As an update on last week’s notice that the House Energy and Commerce Committee summoned Seema Verma, Administrator for the Centers for Medicare and Medicaid Services (CMS), for a hearing, we share this item from Politico Pulse:
“The CMS administrator made her first appearance before a Democrat-led congressional committee yesterday, more than 2.5 years after being confirmed. The Washington consensus: Verma came out a winner in her tussle with the House Energy and Commerce oversight panel.
— House Democrats likely had one shot at Verma this year — and they mostly missed the opportunity to publicly press her for new information, instead lecturing Verma on the Trump administration's policies and relitigating decisions that they framed as health care sabotage. Members like Reps. Jan Schakowsky (D-Ill.) and Raul Ruiz (D-Calif.) didn't even ask Verma a question within their allotted five-minute time.
— Verma's standout exchanges were with JOE KENNEDY, as the Massachuetts Democrat hammered Verma over the science behind her Medicaid work requirement policy, a reprise of his questions to HHS Secretary Alex Azar in March. See video. [ANCOR note: we have shared concerns about Medicaid work requirements potential to affect people with disabilities and the workers who support them in the past.]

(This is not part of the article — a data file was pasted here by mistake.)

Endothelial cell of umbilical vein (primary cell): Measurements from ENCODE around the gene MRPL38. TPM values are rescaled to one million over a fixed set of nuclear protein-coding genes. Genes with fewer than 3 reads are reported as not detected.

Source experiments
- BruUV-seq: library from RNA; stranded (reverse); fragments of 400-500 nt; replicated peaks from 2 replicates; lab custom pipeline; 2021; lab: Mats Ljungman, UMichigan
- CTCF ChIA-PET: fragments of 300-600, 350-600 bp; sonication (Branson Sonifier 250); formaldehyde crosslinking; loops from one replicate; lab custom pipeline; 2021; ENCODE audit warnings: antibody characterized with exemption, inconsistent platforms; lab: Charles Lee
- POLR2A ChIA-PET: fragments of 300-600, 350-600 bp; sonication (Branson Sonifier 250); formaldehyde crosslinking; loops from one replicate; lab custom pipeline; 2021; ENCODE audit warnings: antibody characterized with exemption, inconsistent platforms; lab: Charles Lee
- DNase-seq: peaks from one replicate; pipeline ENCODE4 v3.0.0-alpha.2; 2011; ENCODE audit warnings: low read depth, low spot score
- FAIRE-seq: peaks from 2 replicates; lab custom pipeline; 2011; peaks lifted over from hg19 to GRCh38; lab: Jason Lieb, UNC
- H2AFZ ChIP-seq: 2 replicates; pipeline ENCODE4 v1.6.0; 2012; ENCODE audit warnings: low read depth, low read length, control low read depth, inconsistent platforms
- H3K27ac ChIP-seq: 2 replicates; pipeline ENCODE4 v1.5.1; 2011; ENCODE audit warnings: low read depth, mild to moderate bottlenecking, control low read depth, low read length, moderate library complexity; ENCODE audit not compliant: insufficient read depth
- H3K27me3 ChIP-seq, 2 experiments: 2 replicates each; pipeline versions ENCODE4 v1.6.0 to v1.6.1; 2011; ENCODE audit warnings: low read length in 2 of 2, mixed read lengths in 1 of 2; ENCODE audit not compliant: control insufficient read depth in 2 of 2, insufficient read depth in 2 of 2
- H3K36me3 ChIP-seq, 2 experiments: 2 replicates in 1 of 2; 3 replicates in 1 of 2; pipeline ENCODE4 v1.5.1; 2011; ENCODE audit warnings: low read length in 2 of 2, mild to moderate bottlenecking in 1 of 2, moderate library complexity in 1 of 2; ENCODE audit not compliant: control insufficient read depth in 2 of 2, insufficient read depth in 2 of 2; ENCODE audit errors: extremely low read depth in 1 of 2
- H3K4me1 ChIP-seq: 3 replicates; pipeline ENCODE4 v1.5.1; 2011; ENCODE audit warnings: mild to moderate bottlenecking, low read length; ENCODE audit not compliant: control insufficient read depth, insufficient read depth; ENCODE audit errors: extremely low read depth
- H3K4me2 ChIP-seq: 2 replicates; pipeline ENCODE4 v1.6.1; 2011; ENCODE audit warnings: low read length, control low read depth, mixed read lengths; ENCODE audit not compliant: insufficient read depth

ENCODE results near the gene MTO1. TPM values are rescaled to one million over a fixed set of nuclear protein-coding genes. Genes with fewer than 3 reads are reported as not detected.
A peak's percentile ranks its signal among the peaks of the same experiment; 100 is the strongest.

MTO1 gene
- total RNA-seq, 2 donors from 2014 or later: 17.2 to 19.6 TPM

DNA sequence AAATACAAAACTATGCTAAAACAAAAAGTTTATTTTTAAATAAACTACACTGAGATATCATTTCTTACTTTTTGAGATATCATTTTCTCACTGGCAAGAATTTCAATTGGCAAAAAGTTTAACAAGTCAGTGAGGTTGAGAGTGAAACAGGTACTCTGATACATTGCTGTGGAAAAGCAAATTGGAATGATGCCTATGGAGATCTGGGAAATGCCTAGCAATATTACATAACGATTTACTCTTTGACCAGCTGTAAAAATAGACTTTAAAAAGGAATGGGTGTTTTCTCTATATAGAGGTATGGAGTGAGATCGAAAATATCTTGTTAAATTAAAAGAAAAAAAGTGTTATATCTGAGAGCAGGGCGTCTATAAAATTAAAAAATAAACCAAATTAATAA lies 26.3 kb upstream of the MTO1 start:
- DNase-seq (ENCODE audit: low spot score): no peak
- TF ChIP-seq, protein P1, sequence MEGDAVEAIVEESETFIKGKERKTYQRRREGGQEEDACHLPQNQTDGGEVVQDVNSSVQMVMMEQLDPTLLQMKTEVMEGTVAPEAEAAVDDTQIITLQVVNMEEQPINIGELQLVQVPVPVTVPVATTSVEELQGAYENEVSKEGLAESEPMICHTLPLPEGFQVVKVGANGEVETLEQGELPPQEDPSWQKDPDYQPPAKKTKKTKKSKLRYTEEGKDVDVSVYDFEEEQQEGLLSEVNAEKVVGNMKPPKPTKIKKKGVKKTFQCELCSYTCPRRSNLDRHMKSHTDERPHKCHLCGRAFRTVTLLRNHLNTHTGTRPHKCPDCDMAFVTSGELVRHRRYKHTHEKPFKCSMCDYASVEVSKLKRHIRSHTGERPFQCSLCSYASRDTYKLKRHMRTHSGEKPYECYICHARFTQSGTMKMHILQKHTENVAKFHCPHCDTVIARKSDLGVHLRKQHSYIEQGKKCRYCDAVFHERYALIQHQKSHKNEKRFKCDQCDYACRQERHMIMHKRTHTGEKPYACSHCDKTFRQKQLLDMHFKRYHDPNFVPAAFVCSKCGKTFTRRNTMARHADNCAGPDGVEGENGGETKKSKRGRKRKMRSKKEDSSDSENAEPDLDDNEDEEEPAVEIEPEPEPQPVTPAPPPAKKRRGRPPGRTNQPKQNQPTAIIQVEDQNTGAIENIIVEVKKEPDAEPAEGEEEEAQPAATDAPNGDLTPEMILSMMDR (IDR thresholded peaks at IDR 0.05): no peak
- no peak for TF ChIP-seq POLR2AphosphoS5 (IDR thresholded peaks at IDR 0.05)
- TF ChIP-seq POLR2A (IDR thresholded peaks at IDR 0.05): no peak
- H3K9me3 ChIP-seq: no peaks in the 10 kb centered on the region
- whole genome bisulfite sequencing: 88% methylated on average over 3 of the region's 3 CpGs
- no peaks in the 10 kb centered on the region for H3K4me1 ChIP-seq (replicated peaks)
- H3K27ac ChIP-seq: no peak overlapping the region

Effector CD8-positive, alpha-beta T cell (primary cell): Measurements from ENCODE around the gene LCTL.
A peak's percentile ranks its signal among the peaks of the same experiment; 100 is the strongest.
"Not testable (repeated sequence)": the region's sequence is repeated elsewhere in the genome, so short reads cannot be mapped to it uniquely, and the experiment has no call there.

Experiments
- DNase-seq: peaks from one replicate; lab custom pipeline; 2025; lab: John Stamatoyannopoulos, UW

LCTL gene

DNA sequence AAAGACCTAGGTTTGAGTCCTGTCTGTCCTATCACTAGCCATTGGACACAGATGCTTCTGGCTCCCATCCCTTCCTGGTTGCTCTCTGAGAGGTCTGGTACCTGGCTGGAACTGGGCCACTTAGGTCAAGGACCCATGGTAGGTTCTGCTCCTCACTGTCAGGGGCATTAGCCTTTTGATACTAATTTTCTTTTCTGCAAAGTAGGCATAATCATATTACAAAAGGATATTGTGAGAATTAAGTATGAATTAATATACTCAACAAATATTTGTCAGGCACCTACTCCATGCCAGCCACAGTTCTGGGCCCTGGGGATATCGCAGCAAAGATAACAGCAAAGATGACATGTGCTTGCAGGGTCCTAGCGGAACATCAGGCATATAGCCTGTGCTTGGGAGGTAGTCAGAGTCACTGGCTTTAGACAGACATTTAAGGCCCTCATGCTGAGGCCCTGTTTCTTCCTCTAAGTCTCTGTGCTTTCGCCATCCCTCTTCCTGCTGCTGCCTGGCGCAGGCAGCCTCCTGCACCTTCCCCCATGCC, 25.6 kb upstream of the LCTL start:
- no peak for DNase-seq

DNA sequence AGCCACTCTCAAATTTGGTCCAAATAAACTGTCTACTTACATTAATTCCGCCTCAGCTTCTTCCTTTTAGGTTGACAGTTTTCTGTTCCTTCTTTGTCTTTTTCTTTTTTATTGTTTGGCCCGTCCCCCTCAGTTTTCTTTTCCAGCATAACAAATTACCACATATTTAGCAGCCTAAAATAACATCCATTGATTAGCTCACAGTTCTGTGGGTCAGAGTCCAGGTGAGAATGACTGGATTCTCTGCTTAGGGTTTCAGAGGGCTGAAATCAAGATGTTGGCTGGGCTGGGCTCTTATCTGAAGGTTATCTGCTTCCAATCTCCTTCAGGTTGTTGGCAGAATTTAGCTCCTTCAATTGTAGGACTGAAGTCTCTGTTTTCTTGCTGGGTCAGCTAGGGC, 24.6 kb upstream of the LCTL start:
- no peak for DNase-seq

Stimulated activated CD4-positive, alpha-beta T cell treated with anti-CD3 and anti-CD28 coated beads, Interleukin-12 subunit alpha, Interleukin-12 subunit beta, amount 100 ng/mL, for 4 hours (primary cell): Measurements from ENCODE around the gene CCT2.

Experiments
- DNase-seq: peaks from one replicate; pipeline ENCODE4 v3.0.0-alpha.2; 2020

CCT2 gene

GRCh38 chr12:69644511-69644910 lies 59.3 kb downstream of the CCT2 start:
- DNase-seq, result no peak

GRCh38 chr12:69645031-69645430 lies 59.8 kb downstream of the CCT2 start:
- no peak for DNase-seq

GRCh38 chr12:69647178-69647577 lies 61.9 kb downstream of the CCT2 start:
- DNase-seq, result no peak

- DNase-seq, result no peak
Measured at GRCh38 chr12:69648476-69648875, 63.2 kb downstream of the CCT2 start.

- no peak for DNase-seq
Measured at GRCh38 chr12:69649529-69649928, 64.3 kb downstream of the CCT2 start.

‘They still have zero evidence that work requirements make people healthier,’ Kennedy told PULSE after the hearing, daring Verma, Azar or other Trump appointees to return and offer more clarity to the committee. ‘If you have confidence in the policies you're implementing, you shouldn't feel the need to hide from the public.’
Kennedy also challenged Verma on why she steered millions of dollars toward GOP communications consultants, referencing POLITICO reporting. Verma defended the decision — which has sparked a probe from the HHS inspector general — as consistent with CMS policy.
— Meanwhile, Republicans praised Verma's performance at CMS, and allies took to social media to defend her. Democrats' attacks on Verma for backing new short-term health plans as ‘junk’ were ‘without merit,’ writes Brian Blase, the former White House official who helped steer the policy.
In her testimony, the CMS chief also rebutted attacks over why children have been dropped from the Medicaid rolls. ‘There are major problems in Medicaid eligibility,’ Verma said. ‘I can tell you I saw data yesterday.’”